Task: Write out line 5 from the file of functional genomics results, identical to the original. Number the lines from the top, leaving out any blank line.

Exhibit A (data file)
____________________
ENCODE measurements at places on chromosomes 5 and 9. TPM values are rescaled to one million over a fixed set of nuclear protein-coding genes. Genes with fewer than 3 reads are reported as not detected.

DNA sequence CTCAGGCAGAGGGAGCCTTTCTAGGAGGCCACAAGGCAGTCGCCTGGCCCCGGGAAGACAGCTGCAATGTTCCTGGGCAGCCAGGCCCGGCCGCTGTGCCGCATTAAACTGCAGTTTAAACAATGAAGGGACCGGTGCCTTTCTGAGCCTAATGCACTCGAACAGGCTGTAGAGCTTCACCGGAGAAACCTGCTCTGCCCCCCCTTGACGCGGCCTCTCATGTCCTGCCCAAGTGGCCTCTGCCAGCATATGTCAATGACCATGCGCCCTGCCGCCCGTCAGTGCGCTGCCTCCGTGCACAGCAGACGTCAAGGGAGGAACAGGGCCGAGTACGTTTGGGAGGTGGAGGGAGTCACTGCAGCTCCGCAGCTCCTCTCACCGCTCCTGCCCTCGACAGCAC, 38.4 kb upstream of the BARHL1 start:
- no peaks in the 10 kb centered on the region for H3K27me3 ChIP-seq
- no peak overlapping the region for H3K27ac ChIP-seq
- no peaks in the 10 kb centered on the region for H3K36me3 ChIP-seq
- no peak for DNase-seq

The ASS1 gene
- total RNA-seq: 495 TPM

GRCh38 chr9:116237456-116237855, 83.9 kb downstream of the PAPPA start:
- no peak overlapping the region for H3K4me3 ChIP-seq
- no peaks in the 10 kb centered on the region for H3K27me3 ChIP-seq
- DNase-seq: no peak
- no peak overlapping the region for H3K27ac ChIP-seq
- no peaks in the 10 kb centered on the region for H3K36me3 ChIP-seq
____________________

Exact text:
- no peaks in the 10 kb centered on the region for H3K36me3 ChIP-seq